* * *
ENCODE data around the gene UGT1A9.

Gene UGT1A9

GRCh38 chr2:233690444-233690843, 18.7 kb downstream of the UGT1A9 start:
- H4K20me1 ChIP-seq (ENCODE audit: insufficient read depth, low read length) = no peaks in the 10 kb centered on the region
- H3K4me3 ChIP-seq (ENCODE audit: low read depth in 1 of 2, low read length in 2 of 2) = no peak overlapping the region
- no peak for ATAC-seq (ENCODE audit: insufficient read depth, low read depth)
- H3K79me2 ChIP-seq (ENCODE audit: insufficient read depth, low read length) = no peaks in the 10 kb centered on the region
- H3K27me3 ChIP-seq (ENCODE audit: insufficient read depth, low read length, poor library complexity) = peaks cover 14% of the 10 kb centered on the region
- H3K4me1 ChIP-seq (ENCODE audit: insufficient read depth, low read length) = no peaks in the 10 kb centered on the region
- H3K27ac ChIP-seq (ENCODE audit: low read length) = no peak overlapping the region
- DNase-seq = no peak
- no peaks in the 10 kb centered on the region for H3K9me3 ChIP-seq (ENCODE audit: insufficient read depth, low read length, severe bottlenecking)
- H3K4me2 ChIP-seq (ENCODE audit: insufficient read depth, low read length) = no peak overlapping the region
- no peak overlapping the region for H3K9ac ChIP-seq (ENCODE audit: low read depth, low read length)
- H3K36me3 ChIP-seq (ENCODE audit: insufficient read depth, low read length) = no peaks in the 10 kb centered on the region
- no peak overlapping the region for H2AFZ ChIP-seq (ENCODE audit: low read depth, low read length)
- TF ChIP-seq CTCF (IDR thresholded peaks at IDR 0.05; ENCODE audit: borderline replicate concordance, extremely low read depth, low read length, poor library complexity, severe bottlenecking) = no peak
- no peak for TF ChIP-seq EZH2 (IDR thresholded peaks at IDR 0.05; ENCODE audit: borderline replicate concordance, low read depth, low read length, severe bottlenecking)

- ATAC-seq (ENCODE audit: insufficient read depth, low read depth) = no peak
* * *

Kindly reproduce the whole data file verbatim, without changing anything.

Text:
ENCODE data around the gene UGT1A9.

Gene UGT1A9

GRCh38 chr2:233690444-233690843, 18.7 kb downstream of the UGT1A9 start:
- H4K20me1 ChIP-seq (ENCODE audit: insufficient read depth, low read length) = no peaks in the 10 kb centered on the region
- H3K4me3 ChIP-seq (ENCODE audit: low read depth in 1 of 2, low read length in 2 of 2) = no peak overlapping the region
- no peak for ATAC-seq (ENCODE audit: insufficient read depth, low read depth)
- H3K79me2 ChIP-seq (ENCODE audit: insufficient read depth, low read length) = no peaks in the 10 kb centered on the region
- H3K27me3 ChIP-seq (ENCODE audit: insufficient read depth, low read length, poor library complexity) = peaks cover 14% of the 10 kb centered on the region
- H3K4me1 ChIP-seq (ENCODE audit: insufficient read depth, low read length) = no peaks in the 10 kb centered on the region
- H3K27ac ChIP-seq (ENCODE audit: low read length) = no peak overlapping the region
- DNase-seq = no peak
- no peaks in the 10 kb centered on the region for H3K9me3 ChIP-seq (ENCODE audit: insufficient read depth, low read length, severe bottlenecking)
- H3K4me2 ChIP-seq (ENCODE audit: insufficient read depth, low read length) = no peak overlapping the region
- no peak overlapping the region for H3K9ac ChIP-seq (ENCODE audit: low read depth, low read length)
- H3K36me3 ChIP-seq (ENCODE audit: insufficient read depth, low read length) = no peaks in the 10 kb centered on the region
- no peak overlapping the region for H2AFZ ChIP-seq (ENCODE audit: low read depth, low read length)
- TF ChIP-seq CTCF (IDR thresholded peaks at IDR 0.05; ENCODE audit: borderline replicate concordance, extremely low read depth, low read length, poor library complexity, severe bottlenecking) = no peak
- no peak for TF ChIP-seq EZH2 (IDR thresholded peaks at IDR 0.05; ENCODE audit: borderline replicate concordance, low read depth, low read length, severe bottlenecking)

- ATAC-seq (ENCODE audit: insufficient read depth, low read depth) = no peak